Short stories often develop a theme in a short time frame. Their authors must do this with limited settings and characters. The short story Killer, written by Paula Goslings, contains many themes with the main one being deception. One of the ways the author expresses this is through the narrative convention of style or mood. In this piece the convention of plot is also utilised by the author to develop this idea. Characterisation is another narrative convention successfully utilised to explore this theme.
By themselves these elements are nothing, but when together, they effectively portray the theme of deception in the fantastic short story Killer. The narrative convention of style or mood is a major component which represents the theme of deception. This refers to the way the text is written, which is one of the main features that informs the reader as to what kind of person the main character is. If written in third person, style or mood gives the reader a sense of what the narrator is like.
Often, this convention influences the story, for example; if the mood is dark, the plot cannot have the main character riding on a unicorn, it would not make sense. The style or mood of Killer is very dark and gruesome. This is because the main character is a cat that murders rats and eventually kills a neighbour’s budgie. An example from the text which tells the reader about the style or mood is, “she twisted and turned and struggled but he got her, he finished her.
” Another sentence which expresses this is, “he kept himself to himself and so did his women”.
Without this crucial element, the story wouldn’t be the same as this is the foundation to the text. The most crucial element which expresses the theme of deception in the text is the narrative convention of plot. This is the most important component of the story, as it is exactly that, the story. Everything that happens is part of the plot, from the introduction to the climax to the resolution. Basically everything the characters say or do is part of the plot. The storyline of killer is very hard for the reader to understand as they are made to think the main character is a human hit-man, when it is actually a cat.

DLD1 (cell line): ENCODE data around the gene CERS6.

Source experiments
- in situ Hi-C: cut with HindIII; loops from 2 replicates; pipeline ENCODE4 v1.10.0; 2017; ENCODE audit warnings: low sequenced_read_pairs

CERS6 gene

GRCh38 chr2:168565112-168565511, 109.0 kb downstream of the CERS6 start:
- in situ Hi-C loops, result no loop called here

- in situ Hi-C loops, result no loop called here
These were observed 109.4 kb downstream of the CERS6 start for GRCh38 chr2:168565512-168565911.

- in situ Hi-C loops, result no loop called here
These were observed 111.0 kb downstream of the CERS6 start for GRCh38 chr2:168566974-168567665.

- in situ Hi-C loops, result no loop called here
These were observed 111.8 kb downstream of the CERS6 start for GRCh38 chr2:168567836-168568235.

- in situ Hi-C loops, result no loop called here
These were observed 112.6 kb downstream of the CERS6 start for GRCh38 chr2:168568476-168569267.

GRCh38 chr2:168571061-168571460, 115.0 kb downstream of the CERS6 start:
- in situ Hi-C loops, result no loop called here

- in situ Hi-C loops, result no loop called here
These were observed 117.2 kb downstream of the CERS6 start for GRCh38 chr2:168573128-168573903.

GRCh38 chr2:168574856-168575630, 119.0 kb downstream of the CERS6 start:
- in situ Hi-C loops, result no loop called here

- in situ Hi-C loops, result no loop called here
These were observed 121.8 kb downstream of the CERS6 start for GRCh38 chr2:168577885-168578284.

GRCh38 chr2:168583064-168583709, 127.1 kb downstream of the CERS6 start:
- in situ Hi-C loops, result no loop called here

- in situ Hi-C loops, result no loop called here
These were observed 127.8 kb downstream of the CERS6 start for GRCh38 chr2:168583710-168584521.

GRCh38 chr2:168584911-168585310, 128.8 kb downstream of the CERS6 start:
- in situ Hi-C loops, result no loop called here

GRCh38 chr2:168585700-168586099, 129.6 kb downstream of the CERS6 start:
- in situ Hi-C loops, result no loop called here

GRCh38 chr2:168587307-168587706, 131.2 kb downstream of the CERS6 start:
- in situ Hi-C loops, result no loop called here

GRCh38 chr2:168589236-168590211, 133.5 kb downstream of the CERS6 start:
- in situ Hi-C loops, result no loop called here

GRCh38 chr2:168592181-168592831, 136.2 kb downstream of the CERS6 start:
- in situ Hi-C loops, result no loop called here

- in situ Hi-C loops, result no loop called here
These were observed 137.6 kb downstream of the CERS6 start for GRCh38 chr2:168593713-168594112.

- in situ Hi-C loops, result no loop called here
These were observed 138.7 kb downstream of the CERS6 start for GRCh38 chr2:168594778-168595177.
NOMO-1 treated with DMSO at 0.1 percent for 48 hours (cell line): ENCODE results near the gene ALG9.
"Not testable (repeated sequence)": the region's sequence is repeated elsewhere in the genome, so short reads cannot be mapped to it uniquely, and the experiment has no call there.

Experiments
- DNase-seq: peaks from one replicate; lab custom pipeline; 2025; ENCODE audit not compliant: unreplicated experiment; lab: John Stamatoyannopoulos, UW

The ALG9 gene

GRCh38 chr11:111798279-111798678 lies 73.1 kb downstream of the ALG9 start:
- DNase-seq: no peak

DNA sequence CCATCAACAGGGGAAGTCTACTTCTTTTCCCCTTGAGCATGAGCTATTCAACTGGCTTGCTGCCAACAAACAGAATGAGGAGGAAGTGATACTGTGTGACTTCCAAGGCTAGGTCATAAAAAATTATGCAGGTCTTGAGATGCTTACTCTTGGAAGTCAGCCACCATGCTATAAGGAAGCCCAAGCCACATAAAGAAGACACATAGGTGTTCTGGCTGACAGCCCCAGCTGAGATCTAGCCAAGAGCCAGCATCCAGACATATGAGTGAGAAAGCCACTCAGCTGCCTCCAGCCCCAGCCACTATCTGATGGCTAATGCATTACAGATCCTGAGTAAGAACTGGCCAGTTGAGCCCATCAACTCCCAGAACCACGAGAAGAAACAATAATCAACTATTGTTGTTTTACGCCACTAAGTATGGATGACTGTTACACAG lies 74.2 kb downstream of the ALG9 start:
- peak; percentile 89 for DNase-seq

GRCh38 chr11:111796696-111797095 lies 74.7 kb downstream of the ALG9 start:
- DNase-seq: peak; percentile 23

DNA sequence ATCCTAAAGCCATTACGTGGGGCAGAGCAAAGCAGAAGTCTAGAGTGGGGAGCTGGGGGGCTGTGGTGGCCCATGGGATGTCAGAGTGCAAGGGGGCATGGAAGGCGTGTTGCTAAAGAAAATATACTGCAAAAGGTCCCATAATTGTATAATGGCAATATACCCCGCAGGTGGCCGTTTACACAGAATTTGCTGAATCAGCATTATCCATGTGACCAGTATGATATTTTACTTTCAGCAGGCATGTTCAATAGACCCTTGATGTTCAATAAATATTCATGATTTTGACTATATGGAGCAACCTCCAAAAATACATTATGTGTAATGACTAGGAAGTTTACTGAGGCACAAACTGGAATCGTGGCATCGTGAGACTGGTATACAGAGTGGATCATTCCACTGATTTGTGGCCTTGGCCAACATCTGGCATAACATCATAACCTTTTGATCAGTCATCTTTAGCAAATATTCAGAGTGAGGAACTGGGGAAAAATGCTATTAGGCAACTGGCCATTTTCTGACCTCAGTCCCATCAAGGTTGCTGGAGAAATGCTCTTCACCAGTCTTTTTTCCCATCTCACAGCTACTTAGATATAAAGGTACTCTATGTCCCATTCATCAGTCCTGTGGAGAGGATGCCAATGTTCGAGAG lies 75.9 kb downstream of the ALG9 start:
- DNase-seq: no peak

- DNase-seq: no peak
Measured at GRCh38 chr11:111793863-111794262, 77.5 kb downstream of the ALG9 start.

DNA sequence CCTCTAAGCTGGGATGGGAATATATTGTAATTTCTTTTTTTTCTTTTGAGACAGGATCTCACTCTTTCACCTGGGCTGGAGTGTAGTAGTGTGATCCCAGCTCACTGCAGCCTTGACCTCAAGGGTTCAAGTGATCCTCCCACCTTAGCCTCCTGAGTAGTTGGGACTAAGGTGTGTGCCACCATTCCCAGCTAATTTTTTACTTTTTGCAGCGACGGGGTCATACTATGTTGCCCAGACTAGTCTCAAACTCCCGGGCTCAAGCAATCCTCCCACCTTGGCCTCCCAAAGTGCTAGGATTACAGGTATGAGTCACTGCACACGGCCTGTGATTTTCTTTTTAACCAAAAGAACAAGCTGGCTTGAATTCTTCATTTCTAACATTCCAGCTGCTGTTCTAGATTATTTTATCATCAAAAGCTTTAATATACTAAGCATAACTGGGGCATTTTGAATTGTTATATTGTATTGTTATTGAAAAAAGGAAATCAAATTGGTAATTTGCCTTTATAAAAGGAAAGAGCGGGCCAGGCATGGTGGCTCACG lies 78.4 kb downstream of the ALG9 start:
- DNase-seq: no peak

One sentence which makes the plot so confusing is, “No other self-respecting cat would have put up with that dammed budgie staring and screeching at him for another single day”. A second sentence which confuses the reader is, “standing, staring and pointing at a scatter of green and blue”. The plot of this story is very intriguing and this is what keeps the reader attached to the story. They have to keep reading, they just cannot stop. The third and final narrative convention utilised by the author to express the theme of deception in this piece, is characterisation. Without this crucial aspect the story would be lifeless.
This is what gives characters detail and personality. If the text didn’t have this convention, it would only be a plot not a story. In Killer there are not many characters, which gives the author a long time to describe them, not just physically but emotionally as well. The main character is depicted as a person who is secretive and suspicious; he does not want to bring any work home with him. The story is deceiving because the leading character which is a cat, is given human traits. A sentence which shows this is, “nobody knew his business. He kept to his routine, was always well mannered when he met one of them on the street”.
Another example is, “he was an expert. He had a reputation downtown-where a reputation counted”. A third sentence which gives the main character human traits is, “he was the one they turned to when some little rat fink squealed once too often” . This might not be the most important part of the story, but without it, it just would not be the same. It would just be an ordinary story. Alone, these elements serve no purpose, but together they turn Paula Gosling’s ordinary short story Killer into a brilliant, fantastic, suspense story with a twist. This happened because the author expressed the theme of deception using conventions.
One of the narrative conventions she used was style or mood, which is the way the text is written. The story also expresses the theme using the convention of plot; this is everything that happens in the story. The third and final narrative convention used to illustrate deception is characterisation; this is giving the characters detail and personality. This story is fantastic because the author used narrative conventions correctly. She made the story deceiving, which is what kept the reader interested until the very end. Remember, never judge a book by its cover.
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